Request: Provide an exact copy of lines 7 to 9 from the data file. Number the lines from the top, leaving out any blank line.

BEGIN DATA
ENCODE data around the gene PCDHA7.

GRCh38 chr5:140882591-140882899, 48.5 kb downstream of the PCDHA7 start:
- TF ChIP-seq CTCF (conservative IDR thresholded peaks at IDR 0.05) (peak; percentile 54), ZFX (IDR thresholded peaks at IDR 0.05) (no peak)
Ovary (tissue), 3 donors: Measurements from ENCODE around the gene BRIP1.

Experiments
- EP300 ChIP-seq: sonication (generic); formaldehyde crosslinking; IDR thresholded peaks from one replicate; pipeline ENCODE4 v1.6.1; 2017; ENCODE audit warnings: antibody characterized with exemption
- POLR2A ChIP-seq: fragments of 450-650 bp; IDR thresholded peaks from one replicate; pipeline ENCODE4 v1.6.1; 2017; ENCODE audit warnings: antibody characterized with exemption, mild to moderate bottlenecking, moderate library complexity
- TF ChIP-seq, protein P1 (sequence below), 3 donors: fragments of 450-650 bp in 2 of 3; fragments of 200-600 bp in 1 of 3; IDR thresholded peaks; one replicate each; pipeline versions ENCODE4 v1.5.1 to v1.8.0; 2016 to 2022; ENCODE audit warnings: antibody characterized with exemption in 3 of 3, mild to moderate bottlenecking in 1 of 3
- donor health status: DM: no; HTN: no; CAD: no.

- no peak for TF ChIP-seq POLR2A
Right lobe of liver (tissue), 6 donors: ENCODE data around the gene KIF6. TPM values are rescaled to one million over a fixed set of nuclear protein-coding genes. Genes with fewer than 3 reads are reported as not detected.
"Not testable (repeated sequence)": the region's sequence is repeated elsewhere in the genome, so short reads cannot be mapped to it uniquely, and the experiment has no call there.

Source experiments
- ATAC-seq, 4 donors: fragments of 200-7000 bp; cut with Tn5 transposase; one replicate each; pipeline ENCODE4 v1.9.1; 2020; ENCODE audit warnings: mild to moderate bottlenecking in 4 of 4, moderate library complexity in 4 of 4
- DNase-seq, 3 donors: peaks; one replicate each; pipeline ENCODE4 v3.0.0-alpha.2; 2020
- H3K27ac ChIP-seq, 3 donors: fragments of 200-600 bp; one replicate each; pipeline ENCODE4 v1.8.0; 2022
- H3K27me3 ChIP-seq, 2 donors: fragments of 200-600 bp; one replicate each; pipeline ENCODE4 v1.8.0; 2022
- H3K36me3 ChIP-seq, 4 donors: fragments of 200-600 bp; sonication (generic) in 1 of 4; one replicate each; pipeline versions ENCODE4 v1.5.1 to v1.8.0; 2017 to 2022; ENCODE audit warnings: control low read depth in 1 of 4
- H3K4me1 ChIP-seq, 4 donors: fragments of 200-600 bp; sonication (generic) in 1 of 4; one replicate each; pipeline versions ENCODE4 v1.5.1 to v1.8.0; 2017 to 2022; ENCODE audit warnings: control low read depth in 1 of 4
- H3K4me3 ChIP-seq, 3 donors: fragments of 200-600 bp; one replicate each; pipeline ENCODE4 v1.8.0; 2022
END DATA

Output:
- POLR2A ChIP-seq: fragments of 450-650 bp; IDR thresholded peaks from one replicate; pipeline ENCODE4 v1.6.1; 2017; ENCODE audit warnings: antibody characterized with exemption, mild to moderate bottlenecking, moderate library complexity
- TF ChIP-seq, protein P1 (sequence below), 3 donors: fragments of 450-650 bp in 2 of 3; fragments of 200-600 bp in 1 of 3; IDR thresholded peaks; one replicate each; pipeline versions ENCODE4 v1.5.1 to v1.8.0; 2016 to 2022; ENCODE audit warnings: antibody characterized with exemption in 3 of 3, mild to moderate bottlenecking in 1 of 3
- donor health status: DM: no; HTN: no; CAD: no.